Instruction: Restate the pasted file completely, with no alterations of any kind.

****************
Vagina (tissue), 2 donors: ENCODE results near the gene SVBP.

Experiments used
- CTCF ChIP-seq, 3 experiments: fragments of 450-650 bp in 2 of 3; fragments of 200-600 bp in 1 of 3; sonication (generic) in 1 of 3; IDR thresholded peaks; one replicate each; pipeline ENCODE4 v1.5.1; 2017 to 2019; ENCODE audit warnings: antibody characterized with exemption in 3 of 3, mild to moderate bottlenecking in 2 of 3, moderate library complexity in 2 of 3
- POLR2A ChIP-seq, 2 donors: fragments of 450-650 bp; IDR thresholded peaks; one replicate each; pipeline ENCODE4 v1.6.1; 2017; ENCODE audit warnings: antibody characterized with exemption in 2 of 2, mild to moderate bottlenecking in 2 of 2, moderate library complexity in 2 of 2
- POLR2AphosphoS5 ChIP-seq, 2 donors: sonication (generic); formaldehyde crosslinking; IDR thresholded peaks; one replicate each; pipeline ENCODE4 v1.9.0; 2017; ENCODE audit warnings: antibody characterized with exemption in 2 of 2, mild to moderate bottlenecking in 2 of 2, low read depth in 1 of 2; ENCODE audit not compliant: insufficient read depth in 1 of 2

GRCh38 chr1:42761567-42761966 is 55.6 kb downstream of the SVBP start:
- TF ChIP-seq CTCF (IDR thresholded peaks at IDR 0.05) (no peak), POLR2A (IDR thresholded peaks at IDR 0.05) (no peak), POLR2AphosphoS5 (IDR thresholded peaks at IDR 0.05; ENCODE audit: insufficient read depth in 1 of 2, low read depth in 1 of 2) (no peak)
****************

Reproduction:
Vagina (tissue), 2 donors: ENCODE results near the gene SVBP.

Experiments used
- CTCF ChIP-seq, 3 experiments: fragments of 450-650 bp in 2 of 3; fragments of 200-600 bp in 1 of 3; sonication (generic) in 1 of 3; IDR thresholded peaks; one replicate each; pipeline ENCODE4 v1.5.1; 2017 to 2019; ENCODE audit warnings: antibody characterized with exemption in 3 of 3, mild to moderate bottlenecking in 2 of 3, moderate library complexity in 2 of 3
- POLR2A ChIP-seq, 2 donors: fragments of 450-650 bp; IDR thresholded peaks; one replicate each; pipeline ENCODE4 v1.6.1; 2017; ENCODE audit warnings: antibody characterized with exemption in 2 of 2, mild to moderate bottlenecking in 2 of 2, moderate library complexity in 2 of 2
- POLR2AphosphoS5 ChIP-seq, 2 donors: sonication (generic); formaldehyde crosslinking; IDR thresholded peaks; one replicate each; pipeline ENCODE4 v1.9.0; 2017; ENCODE audit warnings: antibody characterized with exemption in 2 of 2, mild to moderate bottlenecking in 2 of 2, low read depth in 1 of 2; ENCODE audit not compliant: insufficient read depth in 1 of 2

GRCh38 chr1:42761567-42761966 is 55.6 kb downstream of the SVBP start:
- TF ChIP-seq CTCF (IDR thresholded peaks at IDR 0.05) (no peak), POLR2A (IDR thresholded peaks at IDR 0.05) (no peak), POLR2AphosphoS5 (IDR thresholded peaks at IDR 0.05; ENCODE audit: insufficient read depth in 1 of 2, low read depth in 1 of 2) (no peak)